New York State maintained a strict eviction moratorium for most of this pandemic. Many elected officials and housing advocates claim that this has prevented a cascading crisis in a state where there are so many renters in serious financial difficulties.
Even as nearly every other state or federal moratorium ended, New York’s protections were extended time and again. A statewide moratorium was only in New Mexico for this long.
New York is approaching a dangerous milestone. On Saturday, state officials are set to let the moratorium expire, making way for a long-feared rush of evictions cases that many worry will seed widespread social upheaval and strain New York’s recovery from the pandemic.
Before the pandemic, about one-quarter of the state’s households occupied by renters spent more than half their income on rent and some utilities. New York City, home to many renters, is where the problem is even more severe. Only one-third are in this category.
The pandemic only made matters worse. Since last summer, the state has received over 291,000 applications for a pandemic program to help renters. This program almost ran out of money.
“It’s a moment of a lot of uncertainty and precariousness,” said Siya Hegde, policy counsel to the civil action practice at Bronx Defenders, a nonprofit legal services group that has been representing tenants in court.
It is not known how many people may be at risk of evictions after the moratorium ends, but before the pandemic, landlords in New York City filed far more evictions than any other major American city, according to Princeton University’s Eviction Lab. Nearly 140,000 cases of eviction were filed in 2019.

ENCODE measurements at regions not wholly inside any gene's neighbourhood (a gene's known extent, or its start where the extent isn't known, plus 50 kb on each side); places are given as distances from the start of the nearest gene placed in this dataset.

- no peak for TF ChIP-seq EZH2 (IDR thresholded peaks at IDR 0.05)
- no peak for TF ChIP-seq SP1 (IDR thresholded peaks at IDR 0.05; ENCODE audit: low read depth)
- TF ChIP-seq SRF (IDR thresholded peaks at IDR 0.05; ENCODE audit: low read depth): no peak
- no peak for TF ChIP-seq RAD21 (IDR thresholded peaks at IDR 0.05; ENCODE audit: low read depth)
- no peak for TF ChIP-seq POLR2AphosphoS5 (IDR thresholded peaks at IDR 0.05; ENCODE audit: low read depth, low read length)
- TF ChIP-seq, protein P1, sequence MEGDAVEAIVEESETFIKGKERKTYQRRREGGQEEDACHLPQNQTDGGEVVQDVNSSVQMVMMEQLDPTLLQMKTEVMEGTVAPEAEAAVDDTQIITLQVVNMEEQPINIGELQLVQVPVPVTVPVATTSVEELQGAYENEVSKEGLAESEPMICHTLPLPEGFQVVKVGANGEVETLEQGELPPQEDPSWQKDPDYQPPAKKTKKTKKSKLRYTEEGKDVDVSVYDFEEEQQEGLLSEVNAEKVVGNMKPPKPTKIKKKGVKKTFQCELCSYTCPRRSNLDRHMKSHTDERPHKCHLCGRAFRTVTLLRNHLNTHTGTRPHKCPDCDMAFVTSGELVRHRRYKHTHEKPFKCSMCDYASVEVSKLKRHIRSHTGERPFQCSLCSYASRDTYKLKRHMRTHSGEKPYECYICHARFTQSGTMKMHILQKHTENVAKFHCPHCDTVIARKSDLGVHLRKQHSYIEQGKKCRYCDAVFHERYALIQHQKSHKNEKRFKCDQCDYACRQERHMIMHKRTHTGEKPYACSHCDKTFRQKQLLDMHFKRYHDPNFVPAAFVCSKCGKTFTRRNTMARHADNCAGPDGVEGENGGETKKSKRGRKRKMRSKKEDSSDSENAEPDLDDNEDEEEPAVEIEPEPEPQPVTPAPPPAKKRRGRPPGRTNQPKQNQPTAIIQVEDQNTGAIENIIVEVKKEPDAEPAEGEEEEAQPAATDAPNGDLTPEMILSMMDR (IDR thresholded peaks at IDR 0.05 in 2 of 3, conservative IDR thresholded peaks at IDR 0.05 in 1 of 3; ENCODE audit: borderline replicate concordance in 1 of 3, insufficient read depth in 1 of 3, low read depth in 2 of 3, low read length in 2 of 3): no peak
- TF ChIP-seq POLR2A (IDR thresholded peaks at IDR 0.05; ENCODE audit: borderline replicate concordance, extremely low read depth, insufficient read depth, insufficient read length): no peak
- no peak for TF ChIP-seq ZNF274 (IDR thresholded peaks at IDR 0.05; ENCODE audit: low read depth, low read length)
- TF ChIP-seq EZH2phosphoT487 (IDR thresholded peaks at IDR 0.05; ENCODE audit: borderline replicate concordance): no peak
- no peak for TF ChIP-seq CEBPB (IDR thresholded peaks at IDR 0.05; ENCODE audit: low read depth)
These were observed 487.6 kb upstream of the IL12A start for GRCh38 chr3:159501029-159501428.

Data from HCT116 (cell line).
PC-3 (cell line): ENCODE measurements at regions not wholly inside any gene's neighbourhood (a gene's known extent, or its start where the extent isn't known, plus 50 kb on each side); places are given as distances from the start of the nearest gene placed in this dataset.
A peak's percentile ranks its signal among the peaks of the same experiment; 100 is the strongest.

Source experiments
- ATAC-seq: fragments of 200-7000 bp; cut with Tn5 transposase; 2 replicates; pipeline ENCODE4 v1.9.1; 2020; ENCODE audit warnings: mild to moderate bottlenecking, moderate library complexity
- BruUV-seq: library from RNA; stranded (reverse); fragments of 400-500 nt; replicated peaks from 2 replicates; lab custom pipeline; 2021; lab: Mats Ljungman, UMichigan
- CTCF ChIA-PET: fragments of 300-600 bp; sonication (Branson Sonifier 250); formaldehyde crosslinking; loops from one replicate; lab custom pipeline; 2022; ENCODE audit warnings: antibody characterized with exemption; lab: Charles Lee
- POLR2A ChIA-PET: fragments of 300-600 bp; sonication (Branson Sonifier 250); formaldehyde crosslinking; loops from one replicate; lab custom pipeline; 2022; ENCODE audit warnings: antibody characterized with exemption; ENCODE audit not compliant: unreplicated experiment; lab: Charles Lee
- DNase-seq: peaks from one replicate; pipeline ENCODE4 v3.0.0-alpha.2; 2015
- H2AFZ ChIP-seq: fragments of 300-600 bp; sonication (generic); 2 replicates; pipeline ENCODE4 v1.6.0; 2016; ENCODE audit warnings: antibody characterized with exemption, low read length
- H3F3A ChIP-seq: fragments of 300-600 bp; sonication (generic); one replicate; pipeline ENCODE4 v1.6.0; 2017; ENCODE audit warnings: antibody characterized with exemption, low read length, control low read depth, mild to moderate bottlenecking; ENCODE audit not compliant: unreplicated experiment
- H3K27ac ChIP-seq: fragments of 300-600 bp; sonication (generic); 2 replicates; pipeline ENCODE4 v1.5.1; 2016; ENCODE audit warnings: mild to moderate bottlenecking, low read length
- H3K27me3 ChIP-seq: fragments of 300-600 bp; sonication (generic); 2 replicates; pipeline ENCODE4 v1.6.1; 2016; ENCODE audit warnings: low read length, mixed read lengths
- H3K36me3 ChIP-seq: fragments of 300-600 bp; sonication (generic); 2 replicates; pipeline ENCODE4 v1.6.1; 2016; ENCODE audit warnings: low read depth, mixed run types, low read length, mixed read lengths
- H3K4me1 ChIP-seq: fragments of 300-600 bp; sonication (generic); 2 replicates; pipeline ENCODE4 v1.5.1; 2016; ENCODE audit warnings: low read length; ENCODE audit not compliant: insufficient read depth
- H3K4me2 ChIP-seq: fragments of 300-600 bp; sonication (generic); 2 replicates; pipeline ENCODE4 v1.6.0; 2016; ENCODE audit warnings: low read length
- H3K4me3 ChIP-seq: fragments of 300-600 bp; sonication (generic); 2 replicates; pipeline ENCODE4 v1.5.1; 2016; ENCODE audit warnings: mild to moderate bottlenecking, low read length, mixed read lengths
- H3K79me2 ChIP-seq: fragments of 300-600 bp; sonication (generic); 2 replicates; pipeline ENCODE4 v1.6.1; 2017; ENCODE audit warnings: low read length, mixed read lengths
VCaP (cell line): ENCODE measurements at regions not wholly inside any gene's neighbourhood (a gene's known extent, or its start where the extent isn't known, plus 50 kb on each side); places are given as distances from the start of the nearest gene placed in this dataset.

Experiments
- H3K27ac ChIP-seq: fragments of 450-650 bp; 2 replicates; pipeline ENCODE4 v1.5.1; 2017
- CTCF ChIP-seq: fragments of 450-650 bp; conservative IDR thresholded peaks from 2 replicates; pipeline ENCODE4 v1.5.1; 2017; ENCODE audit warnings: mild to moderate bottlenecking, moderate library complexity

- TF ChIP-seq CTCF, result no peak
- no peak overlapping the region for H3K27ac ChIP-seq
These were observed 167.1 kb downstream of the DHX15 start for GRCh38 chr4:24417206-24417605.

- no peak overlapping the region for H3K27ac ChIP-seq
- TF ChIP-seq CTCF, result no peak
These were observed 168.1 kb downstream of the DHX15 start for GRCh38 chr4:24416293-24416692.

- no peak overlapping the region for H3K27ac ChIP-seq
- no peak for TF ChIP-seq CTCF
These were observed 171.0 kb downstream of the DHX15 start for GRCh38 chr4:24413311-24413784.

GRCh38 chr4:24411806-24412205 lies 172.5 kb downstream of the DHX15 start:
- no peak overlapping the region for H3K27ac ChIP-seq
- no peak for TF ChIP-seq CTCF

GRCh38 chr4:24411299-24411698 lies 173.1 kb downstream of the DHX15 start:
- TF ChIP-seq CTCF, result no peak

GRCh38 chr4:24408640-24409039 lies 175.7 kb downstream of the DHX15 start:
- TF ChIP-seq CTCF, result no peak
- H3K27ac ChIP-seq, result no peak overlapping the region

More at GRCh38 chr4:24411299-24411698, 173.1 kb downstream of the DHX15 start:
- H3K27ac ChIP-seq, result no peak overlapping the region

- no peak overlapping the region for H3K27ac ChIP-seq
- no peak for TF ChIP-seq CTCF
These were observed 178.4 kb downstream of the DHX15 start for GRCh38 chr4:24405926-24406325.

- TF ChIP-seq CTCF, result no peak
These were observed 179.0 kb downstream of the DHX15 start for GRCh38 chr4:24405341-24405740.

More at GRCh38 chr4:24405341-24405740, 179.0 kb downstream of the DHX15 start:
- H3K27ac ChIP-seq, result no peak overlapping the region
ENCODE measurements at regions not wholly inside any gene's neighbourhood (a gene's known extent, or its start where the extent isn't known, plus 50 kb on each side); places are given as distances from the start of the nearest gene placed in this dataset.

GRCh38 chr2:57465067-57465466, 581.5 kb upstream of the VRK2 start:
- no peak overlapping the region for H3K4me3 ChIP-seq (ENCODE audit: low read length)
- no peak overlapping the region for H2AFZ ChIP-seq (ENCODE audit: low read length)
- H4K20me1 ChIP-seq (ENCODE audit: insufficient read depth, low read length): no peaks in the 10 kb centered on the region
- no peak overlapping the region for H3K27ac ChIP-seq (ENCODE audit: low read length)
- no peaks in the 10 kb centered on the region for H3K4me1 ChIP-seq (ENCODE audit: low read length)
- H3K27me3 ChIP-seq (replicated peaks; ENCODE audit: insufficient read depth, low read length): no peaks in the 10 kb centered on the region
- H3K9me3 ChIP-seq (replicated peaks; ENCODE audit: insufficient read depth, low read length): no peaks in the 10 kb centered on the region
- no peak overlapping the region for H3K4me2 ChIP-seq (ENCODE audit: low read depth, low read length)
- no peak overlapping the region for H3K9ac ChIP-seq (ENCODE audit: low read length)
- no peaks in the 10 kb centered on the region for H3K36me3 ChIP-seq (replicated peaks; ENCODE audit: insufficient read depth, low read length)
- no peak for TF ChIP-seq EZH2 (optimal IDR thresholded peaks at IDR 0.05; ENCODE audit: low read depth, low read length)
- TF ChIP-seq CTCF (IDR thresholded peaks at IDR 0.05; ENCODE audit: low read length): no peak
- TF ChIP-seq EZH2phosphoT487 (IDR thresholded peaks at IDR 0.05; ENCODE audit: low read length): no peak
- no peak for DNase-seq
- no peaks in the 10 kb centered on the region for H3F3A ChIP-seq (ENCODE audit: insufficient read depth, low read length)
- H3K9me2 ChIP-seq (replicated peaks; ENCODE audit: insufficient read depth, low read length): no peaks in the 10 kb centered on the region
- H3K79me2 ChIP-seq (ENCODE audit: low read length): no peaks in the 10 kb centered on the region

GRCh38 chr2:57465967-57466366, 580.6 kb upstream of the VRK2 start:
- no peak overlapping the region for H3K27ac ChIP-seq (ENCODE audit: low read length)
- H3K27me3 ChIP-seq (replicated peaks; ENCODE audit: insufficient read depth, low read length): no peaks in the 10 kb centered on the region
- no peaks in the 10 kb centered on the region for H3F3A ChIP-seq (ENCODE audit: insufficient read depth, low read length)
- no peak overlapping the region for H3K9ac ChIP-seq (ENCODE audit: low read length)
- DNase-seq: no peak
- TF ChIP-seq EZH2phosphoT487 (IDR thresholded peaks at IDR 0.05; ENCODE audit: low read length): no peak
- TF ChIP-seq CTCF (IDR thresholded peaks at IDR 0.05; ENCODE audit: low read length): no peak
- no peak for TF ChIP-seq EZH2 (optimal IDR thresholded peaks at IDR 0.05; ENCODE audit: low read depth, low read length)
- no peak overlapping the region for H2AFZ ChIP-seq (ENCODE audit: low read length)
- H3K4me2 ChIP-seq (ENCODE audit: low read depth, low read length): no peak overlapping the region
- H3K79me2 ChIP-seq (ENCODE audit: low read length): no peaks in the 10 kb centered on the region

Many politicians and housing groups agree the moratorium was meant to be a temporary solution during an extraordinary crisis. But, its end marks an important moment that sets the stage to a fraught political struggle.
Gov. John Kasich would face a formidable challenge if an eviction crisis occurs. Kathy Hochul, a Democrat who has made housing a central part of her agenda as she prepares for a full term in November.
Many landlord groups have pressured her, many of whom have lost significant amounts of rental income due to the pandemic. They feel the moratorium is too heavy handed and easy to abuse. She has also faced searing criticism from her party’s left wing for allowing the moratorium to expire without supporting sweeping new eviction protections.